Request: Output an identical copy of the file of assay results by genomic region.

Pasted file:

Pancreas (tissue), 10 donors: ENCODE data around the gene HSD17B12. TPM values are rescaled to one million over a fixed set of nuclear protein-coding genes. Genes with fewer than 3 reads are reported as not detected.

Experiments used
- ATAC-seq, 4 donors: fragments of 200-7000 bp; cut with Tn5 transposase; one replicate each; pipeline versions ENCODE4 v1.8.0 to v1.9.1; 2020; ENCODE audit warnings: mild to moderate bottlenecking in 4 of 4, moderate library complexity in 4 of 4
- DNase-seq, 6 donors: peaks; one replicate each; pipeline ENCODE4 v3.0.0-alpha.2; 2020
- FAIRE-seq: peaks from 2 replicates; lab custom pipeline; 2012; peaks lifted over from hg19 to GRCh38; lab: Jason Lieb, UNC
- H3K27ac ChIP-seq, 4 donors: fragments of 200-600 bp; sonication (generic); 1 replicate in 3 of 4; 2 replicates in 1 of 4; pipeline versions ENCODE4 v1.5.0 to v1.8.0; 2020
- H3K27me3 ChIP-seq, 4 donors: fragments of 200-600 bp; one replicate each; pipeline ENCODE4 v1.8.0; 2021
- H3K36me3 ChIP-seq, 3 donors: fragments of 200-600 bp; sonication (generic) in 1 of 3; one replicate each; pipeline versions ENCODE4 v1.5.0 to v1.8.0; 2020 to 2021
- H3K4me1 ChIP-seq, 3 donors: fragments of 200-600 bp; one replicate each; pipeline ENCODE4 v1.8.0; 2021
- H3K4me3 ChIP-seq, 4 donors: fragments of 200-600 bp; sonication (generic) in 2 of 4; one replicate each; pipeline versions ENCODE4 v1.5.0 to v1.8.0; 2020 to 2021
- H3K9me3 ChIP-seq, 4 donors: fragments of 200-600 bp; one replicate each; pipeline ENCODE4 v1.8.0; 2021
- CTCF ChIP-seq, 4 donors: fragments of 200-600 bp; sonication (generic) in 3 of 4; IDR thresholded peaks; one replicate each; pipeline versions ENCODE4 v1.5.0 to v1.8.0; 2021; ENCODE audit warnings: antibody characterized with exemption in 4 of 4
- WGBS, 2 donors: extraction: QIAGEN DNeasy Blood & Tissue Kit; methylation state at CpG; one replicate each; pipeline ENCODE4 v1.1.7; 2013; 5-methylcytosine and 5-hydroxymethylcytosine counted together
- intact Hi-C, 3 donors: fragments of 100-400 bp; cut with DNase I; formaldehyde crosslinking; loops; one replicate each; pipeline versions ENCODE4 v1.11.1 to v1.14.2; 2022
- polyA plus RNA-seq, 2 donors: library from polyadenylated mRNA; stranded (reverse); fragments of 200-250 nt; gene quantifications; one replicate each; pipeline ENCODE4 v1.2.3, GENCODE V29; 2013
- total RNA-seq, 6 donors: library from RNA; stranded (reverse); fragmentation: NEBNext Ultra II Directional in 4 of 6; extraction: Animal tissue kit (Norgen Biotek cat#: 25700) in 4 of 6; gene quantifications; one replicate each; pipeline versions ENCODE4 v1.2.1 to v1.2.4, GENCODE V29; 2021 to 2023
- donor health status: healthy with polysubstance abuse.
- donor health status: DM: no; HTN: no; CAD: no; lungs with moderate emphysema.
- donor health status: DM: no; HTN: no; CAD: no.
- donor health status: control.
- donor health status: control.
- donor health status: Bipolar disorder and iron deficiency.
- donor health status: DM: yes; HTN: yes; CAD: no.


Pancreas (tissue), 10 donors: ENCODE data around the gene HSD17B12. TPM values are rescaled to one million over a fixed set of nuclear protein-coding genes. Genes with fewer than 3 reads are reported as not detected.

Experiments used
- ATAC-seq, 4 donors: fragments of 200-7000 bp; cut with Tn5 transposase; one replicate each; pipeline versions ENCODE4 v1.8.0 to v1.9.1; 2020; ENCODE audit warnings: mild to moderate bottlenecking in 4 of 4, moderate library complexity in 4 of 4
- DNase-seq, 6 donors: peaks; one replicate each; pipeline ENCODE4 v3.0.0-alpha.2; 2020
- FAIRE-seq: peaks from 2 replicates; lab custom pipeline; 2012; peaks lifted over from hg19 to GRCh38; lab: Jason Lieb, UNC
- H3K27ac ChIP-seq, 4 donors: fragments of 200-600 bp; sonication (generic); 1 replicate in 3 of 4; 2 replicates in 1 of 4; pipeline versions ENCODE4 v1.5.0 to v1.8.0; 2020
- H3K27me3 ChIP-seq, 4 donors: fragments of 200-600 bp; one replicate each; pipeline ENCODE4 v1.8.0; 2021
- H3K36me3 ChIP-seq, 3 donors: fragments of 200-600 bp; sonication (generic) in 1 of 3; one replicate each; pipeline versions ENCODE4 v1.5.0 to v1.8.0; 2020 to 2021
- H3K4me1 ChIP-seq, 3 donors: fragments of 200-600 bp; one replicate each; pipeline ENCODE4 v1.8.0; 2021
- H3K4me3 ChIP-seq, 4 donors: fragments of 200-600 bp; sonication (generic) in 2 of 4; one replicate each; pipeline versions ENCODE4 v1.5.0 to v1.8.0; 2020 to 2021
- H3K9me3 ChIP-seq, 4 donors: fragments of 200-600 bp; one replicate each; pipeline ENCODE4 v1.8.0; 2021
- CTCF ChIP-seq, 4 donors: fragments of 200-600 bp; sonication (generic) in 3 of 4; IDR thresholded peaks; one replicate each; pipeline versions ENCODE4 v1.5.0 to v1.8.0; 2021; ENCODE audit warnings: antibody characterized with exemption in 4 of 4
- WGBS, 2 donors: extraction: QIAGEN DNeasy Blood & Tissue Kit; methylation state at CpG; one replicate each; pipeline ENCODE4 v1.1.7; 2013; 5-methylcytosine and 5-hydroxymethylcytosine counted together
- intact Hi-C, 3 donors: fragments of 100-400 bp; cut with DNase I; formaldehyde crosslinking; loops; one replicate each; pipeline versions ENCODE4 v1.11.1 to v1.14.2; 2022
- polyA plus RNA-seq, 2 donors: library from polyadenylated mRNA; stranded (reverse); fragments of 200-250 nt; gene quantifications; one replicate each; pipeline ENCODE4 v1.2.3, GENCODE V29; 2013
- total RNA-seq, 6 donors: library from RNA; stranded (reverse); fragmentation: NEBNext Ultra II Directional in 4 of 6; extraction: Animal tissue kit (Norgen Biotek cat#: 25700) in 4 of 6; gene quantifications; one replicate each; pipeline versions ENCODE4 v1.2.1 to v1.2.4, GENCODE V29; 2021 to 2023
- donor health status: healthy with polysubstance abuse.
- donor health status: DM: no; HTN: no; CAD: no; lungs with moderate emphysema.
- donor health status: DM: no; HTN: no; CAD: no.
- donor health status: control.
- donor health status: control.
- donor health status: Bipolar disorder and iron deficiency.
- donor health status: DM: yes; HTN: yes; CAD: no.